Until 1977, all Israeli governments were formed by a center-left bloc, usually with the participation of religious parties. After the “electoral coup” of 1977, there has been constant rivalry in the political arena between the “broad left” and “broad right” blocs, concentrating respectively around the Labor and Likud parties, which occupy positions somewhat closer to the center than their allies. From 1984 to 1990, due to the equality of power between the two blocs, the country was ruled by the so-called governments of national unity. The introduction in 1996 of a system of direct elections for the prime minister, parallel to parliamentary elections, led to increased "party polymorphism" and an increase in the number of small sectoral parties and lists in the Knesset, on which the leaders of the largest parties began to depend more when forming coalitions. Ariel Sharon's attempt to create a new "party of power" uniting moderate right-wing and left-wing leaders failed - the Kadima party, created for the 2006 elections, quickly squandered its credibility and barely passed the electoral barrier seven years later.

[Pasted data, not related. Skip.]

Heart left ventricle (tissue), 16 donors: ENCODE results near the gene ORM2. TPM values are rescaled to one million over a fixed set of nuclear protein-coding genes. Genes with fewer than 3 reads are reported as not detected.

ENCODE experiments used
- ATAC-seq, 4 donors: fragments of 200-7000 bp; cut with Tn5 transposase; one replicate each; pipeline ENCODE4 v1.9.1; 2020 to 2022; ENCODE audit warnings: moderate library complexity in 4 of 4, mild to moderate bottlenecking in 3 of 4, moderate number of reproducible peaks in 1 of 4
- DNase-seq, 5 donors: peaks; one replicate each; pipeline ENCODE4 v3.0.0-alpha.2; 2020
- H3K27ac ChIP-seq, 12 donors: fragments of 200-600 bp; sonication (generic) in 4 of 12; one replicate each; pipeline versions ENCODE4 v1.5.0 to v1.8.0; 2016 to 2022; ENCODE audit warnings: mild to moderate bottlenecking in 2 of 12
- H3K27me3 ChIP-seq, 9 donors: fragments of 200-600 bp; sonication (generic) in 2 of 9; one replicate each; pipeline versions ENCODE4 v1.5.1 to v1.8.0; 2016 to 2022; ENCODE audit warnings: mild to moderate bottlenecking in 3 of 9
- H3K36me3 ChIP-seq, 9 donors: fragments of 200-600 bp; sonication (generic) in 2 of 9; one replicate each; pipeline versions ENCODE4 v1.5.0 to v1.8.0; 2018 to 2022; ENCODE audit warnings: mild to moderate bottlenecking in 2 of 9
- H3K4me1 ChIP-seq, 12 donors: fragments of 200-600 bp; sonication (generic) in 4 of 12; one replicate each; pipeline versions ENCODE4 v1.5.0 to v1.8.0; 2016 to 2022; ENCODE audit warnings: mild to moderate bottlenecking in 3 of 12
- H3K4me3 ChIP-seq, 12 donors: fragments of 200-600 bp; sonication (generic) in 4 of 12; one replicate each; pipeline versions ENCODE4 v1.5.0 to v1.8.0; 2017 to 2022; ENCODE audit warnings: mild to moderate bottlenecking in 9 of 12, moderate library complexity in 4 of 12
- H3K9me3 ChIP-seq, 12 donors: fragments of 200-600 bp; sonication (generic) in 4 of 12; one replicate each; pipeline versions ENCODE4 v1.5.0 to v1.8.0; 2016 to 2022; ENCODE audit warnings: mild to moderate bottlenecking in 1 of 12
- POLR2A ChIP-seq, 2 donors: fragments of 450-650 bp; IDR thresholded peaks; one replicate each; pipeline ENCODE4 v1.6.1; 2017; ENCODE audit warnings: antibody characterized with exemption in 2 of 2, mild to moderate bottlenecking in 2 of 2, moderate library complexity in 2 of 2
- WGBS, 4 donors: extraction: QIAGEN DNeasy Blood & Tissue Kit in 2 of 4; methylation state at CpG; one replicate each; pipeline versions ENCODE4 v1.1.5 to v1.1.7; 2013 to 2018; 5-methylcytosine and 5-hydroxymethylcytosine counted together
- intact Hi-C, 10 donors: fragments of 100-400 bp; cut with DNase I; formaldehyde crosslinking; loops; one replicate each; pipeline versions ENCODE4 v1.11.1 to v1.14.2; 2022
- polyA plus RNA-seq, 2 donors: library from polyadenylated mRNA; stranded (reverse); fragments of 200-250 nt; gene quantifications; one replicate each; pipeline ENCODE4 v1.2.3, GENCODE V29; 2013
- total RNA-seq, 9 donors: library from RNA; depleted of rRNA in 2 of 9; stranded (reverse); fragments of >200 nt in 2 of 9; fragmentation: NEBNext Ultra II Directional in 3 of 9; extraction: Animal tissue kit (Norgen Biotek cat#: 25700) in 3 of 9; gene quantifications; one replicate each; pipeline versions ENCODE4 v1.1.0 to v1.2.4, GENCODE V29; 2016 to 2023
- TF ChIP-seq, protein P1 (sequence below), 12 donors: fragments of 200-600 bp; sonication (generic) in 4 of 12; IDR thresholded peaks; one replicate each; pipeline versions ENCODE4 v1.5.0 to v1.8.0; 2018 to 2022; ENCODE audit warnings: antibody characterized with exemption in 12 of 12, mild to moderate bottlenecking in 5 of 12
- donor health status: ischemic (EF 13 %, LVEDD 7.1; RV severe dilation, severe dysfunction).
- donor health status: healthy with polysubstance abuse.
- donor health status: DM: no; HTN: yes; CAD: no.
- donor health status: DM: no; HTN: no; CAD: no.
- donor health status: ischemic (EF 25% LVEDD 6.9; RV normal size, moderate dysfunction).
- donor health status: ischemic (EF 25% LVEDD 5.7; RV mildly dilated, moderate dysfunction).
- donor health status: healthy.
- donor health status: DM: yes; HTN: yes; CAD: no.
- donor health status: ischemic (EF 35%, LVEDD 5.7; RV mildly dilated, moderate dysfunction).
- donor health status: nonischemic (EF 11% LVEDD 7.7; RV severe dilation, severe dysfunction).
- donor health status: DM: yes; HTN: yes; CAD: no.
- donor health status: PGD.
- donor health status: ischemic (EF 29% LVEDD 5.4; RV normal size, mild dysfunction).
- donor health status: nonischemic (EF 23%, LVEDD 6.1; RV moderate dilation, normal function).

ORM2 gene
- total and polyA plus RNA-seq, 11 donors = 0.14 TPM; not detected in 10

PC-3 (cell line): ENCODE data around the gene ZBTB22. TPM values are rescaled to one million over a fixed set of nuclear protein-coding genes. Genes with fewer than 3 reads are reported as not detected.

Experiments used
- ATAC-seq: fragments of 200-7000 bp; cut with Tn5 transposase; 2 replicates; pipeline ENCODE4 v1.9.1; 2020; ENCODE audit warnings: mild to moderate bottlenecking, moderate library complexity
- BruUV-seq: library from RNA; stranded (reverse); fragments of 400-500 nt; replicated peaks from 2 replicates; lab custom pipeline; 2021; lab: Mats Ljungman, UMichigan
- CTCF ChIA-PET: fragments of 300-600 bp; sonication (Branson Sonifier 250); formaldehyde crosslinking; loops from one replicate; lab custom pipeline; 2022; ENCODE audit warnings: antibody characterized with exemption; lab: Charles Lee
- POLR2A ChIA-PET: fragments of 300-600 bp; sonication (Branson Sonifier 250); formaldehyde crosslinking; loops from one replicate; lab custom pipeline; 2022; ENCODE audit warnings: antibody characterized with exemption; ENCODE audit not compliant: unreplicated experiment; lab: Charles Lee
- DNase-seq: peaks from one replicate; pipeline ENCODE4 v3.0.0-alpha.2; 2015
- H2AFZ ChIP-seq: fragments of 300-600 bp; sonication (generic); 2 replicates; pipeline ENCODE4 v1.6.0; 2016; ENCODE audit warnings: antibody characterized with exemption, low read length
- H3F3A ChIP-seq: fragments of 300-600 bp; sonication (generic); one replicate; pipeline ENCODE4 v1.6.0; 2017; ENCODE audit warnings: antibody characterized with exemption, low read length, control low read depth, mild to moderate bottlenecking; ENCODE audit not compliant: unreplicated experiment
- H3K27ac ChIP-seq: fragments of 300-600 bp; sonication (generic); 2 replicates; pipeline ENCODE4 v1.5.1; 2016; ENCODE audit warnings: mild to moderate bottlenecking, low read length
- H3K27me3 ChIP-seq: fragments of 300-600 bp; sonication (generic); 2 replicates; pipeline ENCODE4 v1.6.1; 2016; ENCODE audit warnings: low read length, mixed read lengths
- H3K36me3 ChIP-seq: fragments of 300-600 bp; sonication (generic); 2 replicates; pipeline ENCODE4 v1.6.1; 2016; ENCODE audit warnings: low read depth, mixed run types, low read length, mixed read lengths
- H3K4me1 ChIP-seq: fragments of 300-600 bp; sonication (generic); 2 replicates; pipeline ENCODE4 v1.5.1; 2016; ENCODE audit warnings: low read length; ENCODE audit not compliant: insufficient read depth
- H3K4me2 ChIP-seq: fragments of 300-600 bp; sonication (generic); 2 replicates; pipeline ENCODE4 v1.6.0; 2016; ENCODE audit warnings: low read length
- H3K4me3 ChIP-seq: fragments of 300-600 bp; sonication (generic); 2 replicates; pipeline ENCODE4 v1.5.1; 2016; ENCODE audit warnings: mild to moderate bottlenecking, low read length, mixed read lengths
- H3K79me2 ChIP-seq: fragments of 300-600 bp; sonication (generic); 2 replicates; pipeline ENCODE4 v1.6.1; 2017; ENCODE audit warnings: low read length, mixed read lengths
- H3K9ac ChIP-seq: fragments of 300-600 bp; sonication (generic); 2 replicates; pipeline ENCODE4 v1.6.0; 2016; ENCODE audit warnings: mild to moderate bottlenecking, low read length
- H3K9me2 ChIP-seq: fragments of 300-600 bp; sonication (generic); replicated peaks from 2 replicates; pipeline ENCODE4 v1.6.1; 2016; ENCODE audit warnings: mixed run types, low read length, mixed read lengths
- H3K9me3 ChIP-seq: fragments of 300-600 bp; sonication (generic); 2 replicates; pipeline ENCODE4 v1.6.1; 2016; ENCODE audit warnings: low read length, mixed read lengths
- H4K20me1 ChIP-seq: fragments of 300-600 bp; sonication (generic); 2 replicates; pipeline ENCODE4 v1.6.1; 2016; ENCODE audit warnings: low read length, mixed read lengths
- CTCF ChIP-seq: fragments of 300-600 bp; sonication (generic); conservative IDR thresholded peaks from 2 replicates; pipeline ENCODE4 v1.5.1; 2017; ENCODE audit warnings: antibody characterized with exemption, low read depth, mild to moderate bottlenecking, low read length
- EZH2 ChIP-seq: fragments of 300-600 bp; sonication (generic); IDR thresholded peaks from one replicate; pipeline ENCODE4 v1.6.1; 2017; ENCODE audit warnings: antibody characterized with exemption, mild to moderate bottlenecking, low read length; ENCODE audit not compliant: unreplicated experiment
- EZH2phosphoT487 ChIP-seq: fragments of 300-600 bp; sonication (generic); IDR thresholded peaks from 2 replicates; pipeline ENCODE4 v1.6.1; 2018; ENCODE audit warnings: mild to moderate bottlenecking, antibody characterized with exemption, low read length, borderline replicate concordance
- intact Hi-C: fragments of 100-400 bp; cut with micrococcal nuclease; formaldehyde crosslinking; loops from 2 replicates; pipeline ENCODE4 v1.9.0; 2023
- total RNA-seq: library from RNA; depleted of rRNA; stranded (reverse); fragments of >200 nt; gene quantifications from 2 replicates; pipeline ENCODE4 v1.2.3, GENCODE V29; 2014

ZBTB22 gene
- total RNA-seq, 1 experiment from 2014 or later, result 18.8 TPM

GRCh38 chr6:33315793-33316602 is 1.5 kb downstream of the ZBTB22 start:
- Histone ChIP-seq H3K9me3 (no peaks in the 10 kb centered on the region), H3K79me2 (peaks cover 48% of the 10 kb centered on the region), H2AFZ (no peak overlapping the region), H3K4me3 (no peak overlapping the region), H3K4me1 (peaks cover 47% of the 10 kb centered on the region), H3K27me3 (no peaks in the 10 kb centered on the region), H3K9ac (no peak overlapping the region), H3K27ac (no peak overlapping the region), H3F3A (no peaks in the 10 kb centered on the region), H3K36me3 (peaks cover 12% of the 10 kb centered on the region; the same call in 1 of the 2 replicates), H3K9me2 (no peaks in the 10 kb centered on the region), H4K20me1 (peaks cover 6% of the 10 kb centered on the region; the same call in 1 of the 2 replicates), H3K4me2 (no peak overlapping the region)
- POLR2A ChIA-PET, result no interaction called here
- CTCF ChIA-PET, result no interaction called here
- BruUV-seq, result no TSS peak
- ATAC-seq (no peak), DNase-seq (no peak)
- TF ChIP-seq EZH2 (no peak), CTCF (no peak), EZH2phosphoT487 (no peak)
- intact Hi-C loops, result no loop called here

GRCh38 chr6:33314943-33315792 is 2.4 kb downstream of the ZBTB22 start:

Legal system
Until 1922, the basis of the legal system of the region was Majalla - the Ottoman codification (1869-1876). With the British Mandate for Palestine in 1922, Ottoman law was gradually replaced by British law, and from 1948 by Israeli law. However, Majalla was finally abolished only in 1984 by a special Israeli law. In 1980, the Law on the Fundamentals of Law was passed, which finally secured the independence of the Israeli legal system from the British one.